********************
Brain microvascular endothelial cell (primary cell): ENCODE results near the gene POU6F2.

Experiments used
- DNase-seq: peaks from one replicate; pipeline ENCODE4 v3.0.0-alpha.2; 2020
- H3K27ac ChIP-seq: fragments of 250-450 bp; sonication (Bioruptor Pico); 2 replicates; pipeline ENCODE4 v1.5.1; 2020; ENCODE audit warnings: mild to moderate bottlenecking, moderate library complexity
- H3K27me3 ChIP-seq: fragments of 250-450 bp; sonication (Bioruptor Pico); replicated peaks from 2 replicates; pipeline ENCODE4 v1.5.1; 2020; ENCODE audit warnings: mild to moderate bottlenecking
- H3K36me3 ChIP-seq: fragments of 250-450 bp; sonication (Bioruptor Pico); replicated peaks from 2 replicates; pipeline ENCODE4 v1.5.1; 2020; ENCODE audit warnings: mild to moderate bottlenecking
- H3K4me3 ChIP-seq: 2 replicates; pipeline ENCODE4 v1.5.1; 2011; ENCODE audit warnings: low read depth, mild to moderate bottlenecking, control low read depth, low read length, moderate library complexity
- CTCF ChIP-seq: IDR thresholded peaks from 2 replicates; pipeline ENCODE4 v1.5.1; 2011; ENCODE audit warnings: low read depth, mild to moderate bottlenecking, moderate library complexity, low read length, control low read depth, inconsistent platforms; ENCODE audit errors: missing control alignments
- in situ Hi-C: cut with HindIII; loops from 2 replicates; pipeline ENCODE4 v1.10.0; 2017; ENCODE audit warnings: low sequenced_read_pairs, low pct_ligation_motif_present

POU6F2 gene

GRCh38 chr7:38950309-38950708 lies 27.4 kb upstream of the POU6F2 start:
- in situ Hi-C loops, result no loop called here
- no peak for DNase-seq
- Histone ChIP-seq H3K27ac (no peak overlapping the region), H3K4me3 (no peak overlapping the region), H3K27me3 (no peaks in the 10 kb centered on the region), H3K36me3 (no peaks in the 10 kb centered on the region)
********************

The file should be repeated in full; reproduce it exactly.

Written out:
Brain microvascular endothelial cell (primary cell): ENCODE results near the gene POU6F2.

Experiments used
- DNase-seq: peaks from one replicate; pipeline ENCODE4 v3.0.0-alpha.2; 2020
- H3K27ac ChIP-seq: fragments of 250-450 bp; sonication (Bioruptor Pico); 2 replicates; pipeline ENCODE4 v1.5.1; 2020; ENCODE audit warnings: mild to moderate bottlenecking, moderate library complexity
- H3K27me3 ChIP-seq: fragments of 250-450 bp; sonication (Bioruptor Pico); replicated peaks from 2 replicates; pipeline ENCODE4 v1.5.1; 2020; ENCODE audit warnings: mild to moderate bottlenecking
- H3K36me3 ChIP-seq: fragments of 250-450 bp; sonication (Bioruptor Pico); replicated peaks from 2 replicates; pipeline ENCODE4 v1.5.1; 2020; ENCODE audit warnings: mild to moderate bottlenecking
- H3K4me3 ChIP-seq: 2 replicates; pipeline ENCODE4 v1.5.1; 2011; ENCODE audit warnings: low read depth, mild to moderate bottlenecking, control low read depth, low read length, moderate library complexity
- CTCF ChIP-seq: IDR thresholded peaks from 2 replicates; pipeline ENCODE4 v1.5.1; 2011; ENCODE audit warnings: low read depth, mild to moderate bottlenecking, moderate library complexity, low read length, control low read depth, inconsistent platforms; ENCODE audit errors: missing control alignments
- in situ Hi-C: cut with HindIII; loops from 2 replicates; pipeline ENCODE4 v1.10.0; 2017; ENCODE audit warnings: low sequenced_read_pairs, low pct_ligation_motif_present

POU6F2 gene

GRCh38 chr7:38950309-38950708 lies 27.4 kb upstream of the POU6F2 start:
- in situ Hi-C loops, result no loop called here
- no peak for DNase-seq
- Histone ChIP-seq H3K27ac (no peak overlapping the region), H3K4me3 (no peak overlapping the region), H3K27me3 (no peaks in the 10 kb centered on the region), H3K36me3 (no peaks in the 10 kb centered on the region)